There are a lot of small business owners and other business people that reference this site every day that could potentially be future clients. We need a translater/facilititator that understands both sides of the issue to convince them of the value. I’m starting to think that most of the negative comments are from starving artist because they don’t know how to grow their business.

  88. Paula says:

    Trent, out of curiosity…how many artists have actually sent you some art?

  89. Veronica says:

    No, look, there’s clearly something about this not adequately coming through here. Advertising space on The Simple Dollar has value, there’s no denying that because it’s a high traffic blog with quality content and people are willing to pay for the space. It isn’t that it has no value, it’s that it has no value for the particular business you’re giving the offer to. It isn’t even a question of whether people would click through to the artists’ sites- of course they would. But those clickthroughs will not convert the way they would for, say, another blog, and that’s what makes the trade unequal.

  90. Mitch says:

    Doug, I am not an artist, and of course it would provide exposure, which has some kind of value. But would it be enough useful exposure (value) to be worth the time and effort? Would you spend 10 hours to *maybe* get your specialized service posted at a general-audience site? That’s a gamble compared to doing something that will put you in touch with a targeted audience. That’s what I think Trent doesn’t understand–he’s suggesting people enter what is basically a lottery (there is not enough information available to know how to win it).

  91. illo says:

    Perhaps a better analogue to use would be a skilled tailor or a carpenter… illustration and graphic art is most often a custom made product where the “buyer” needs to enter into the dialogue with the maker. You wouldn’t order a suit saying “send me samples, any fabric, any size”, you would go into store and get measured.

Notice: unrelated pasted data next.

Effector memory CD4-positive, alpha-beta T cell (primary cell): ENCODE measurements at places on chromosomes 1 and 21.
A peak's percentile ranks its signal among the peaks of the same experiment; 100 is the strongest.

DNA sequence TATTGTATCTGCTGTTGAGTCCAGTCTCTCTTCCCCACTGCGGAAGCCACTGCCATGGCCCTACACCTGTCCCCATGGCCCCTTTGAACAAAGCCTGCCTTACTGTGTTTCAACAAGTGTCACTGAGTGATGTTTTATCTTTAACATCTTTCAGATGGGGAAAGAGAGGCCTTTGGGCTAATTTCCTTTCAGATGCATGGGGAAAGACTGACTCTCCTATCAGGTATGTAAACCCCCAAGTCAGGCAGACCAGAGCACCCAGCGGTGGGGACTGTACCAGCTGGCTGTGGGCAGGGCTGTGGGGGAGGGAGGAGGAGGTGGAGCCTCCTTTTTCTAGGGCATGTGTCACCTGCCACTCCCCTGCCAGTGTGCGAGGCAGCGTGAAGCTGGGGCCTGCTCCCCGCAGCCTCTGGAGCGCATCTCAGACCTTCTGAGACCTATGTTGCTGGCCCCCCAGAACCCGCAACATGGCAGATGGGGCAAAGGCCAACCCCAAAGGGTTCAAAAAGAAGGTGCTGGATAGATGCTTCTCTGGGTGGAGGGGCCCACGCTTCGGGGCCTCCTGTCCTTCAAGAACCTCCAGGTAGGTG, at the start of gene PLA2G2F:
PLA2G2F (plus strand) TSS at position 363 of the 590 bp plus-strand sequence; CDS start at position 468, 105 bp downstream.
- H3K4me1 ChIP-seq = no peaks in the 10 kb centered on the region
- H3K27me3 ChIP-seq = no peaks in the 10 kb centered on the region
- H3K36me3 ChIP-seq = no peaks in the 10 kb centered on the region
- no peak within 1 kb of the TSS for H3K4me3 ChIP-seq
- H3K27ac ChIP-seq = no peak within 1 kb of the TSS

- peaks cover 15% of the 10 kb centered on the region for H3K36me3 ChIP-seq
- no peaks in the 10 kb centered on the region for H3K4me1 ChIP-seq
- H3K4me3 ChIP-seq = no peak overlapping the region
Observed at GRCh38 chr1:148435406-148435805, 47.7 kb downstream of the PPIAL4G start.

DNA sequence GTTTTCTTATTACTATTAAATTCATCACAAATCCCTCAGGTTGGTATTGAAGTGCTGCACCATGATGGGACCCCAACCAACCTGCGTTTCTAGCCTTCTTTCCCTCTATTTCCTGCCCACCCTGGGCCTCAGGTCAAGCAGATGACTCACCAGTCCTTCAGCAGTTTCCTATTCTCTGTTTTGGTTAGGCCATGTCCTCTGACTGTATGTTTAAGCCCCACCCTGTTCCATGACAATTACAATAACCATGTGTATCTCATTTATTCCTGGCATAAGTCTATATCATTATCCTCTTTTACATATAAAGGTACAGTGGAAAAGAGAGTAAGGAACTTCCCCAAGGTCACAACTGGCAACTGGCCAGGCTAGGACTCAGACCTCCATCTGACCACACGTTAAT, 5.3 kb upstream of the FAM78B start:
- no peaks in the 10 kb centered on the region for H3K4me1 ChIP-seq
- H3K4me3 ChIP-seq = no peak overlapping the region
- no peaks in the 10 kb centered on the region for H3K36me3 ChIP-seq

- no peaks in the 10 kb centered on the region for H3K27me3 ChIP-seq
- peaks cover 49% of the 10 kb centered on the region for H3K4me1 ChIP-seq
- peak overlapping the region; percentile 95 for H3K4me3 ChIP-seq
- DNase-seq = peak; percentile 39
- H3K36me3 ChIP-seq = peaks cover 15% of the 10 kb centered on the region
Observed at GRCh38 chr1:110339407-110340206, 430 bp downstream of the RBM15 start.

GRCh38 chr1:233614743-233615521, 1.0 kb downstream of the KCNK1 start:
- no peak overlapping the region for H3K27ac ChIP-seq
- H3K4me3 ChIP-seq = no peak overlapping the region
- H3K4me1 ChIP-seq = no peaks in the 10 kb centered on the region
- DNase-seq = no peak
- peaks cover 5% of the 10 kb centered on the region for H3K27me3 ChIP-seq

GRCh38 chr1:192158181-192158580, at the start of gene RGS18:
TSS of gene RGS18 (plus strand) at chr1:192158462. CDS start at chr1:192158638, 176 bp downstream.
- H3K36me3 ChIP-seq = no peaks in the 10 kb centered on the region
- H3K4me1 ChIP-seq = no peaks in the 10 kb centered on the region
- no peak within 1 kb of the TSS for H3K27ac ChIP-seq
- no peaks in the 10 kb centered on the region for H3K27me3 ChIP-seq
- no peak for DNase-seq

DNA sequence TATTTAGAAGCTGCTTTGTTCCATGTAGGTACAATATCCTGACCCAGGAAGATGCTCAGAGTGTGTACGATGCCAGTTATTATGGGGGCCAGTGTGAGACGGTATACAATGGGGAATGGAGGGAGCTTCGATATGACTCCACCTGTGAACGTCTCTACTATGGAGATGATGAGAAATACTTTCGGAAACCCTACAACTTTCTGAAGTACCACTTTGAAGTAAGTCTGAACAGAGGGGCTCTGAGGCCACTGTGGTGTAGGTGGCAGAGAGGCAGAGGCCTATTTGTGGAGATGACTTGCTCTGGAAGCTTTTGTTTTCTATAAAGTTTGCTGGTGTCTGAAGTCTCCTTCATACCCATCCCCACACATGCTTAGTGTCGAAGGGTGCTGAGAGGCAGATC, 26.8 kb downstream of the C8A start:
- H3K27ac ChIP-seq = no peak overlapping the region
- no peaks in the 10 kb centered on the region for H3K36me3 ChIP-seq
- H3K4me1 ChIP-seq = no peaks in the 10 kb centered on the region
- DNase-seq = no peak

hence my previous comment about choosing the artists based on portfolios. that’s how things usually work. you email with the client and make a plan together, to ensure the work is fitting to the purpose and gets used.

    Where I live (Finland) the graphic artist’s guild is right now making guidelines to ban on-spec work for good, that’s how big a problem it is within the industry.

    All of this has nothing to do with your offer. Someone might think it is a good opportunity, or a good way to give you back for your wonderful site.

  92. Trent says:

    This isn’t a lottery. Anyone can send me five pieces. If I like them, you get listed in the artist section. If fifty artists send me stuff and I can find five from each that I like, I’ll list all fifty artists and give them each a page. There’s no contest of artist versus artist at all.

  93. blackliquorish says:

    It IS a lottery; I don’t know how you fail to follow this logical line. You said, and I quote, “IF I like them, you get listed…“. That means, if you don’t like them, they don’t get listed. The criteria is your personal taste/judgement. So an artist could do 1 or 10 or 1000 hours of work for no financial compensation and still not get listed.

  94. Trent says:

    blackliquorish: the other alternative is that I accept any five random pieces of rubbish sent to me. That’s not realistic, either. What if I got five blank images (“Reality #1″ through “Reality #5″) that somebody churned out in fifteen seconds? Without that clause, I would have to post these and give that person a link.

  95. blackliquorish says:

    Exactly; that’s why you should choose someone based on the portfolio and HIRE them to do what you want.

  96. Michelle says:

    Trent, here is where I feel you went wrong and it has nothing to do with discrediting your site. I am very close to both sides of this working in an ad agency and am giving a fair opinion.

    Web banners do have monetary value, I purchase media in my line of work, and you would not even believe the prices on things like this for the number of page views you recieve each month, this does have a lot of value.

    However, the value goes up only when the viewers fit your target demographic. Web banners are valuable to the company advertising, not the graphic designer who created them. These people get their value by the company advertising paying them and a small amount from exposure. In this case, the value of the work far exceeds the amount of exposure, because there is no company paying for their design as well.